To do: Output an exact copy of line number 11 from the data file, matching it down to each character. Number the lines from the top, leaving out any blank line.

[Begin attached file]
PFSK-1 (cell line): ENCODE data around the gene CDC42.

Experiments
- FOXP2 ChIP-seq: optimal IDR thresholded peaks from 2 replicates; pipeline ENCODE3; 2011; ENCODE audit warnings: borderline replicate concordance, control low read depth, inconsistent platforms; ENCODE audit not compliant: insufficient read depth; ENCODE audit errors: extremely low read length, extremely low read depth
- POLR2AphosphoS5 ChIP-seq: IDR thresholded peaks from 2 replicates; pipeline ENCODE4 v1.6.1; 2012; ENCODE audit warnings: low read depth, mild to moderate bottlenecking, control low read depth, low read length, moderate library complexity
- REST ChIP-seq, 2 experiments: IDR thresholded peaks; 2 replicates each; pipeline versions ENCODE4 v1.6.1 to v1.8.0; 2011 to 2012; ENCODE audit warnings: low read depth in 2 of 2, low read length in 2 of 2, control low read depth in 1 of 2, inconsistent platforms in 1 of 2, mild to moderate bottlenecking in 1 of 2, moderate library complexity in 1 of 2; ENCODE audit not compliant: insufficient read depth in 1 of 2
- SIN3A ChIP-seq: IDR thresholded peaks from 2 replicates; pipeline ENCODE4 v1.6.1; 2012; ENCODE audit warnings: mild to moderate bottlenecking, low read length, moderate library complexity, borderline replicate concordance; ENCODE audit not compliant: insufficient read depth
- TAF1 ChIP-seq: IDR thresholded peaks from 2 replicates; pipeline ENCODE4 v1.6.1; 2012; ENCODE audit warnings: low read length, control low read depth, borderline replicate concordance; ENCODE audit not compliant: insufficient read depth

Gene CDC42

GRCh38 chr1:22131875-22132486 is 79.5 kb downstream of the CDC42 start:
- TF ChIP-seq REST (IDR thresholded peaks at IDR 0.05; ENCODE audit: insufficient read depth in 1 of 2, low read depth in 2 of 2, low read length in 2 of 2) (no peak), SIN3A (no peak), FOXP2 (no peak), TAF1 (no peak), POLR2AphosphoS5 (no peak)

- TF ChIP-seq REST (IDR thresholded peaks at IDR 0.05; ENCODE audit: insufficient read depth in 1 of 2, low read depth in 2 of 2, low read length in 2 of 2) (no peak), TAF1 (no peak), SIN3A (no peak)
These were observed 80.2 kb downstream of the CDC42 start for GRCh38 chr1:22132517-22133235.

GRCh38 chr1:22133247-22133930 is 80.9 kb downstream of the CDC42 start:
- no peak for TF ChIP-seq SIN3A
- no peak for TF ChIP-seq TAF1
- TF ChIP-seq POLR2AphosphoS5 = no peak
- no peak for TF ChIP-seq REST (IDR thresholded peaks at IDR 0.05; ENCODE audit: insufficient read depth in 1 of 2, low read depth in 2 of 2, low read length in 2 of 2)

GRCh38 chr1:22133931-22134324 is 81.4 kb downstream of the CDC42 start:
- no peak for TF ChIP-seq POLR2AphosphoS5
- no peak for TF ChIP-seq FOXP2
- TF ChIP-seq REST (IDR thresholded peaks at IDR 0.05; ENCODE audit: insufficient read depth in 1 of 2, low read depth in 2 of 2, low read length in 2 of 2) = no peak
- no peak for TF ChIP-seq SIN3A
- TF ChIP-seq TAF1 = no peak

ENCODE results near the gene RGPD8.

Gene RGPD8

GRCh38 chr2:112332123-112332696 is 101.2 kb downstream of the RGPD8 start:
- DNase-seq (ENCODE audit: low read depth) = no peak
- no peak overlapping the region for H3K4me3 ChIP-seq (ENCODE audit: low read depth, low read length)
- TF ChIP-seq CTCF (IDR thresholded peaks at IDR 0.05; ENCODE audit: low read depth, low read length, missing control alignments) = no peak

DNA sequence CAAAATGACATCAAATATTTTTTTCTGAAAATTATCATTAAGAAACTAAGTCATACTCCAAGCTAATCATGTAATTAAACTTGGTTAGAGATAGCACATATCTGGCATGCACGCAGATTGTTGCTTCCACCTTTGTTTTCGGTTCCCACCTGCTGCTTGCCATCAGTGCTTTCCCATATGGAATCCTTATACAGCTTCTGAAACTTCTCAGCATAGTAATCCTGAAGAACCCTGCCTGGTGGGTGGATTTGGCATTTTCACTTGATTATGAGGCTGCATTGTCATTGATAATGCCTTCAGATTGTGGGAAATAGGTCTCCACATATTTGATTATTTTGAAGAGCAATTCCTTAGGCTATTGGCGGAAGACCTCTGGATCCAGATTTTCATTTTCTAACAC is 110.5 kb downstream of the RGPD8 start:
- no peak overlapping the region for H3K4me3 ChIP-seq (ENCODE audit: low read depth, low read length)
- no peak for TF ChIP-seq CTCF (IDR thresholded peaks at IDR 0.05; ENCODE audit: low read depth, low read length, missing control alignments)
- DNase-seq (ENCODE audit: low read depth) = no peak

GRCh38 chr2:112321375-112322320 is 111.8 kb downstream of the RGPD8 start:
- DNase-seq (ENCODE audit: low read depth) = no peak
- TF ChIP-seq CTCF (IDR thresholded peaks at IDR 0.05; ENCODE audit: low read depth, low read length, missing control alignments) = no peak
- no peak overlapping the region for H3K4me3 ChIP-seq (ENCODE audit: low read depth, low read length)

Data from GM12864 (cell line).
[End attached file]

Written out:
- TF ChIP-seq REST (IDR thresholded peaks at IDR 0.05; ENCODE audit: insufficient read depth in 1 of 2, low read depth in 2 of 2, low read length in 2 of 2) (no peak), TAF1 (no peak), SIN3A (no peak)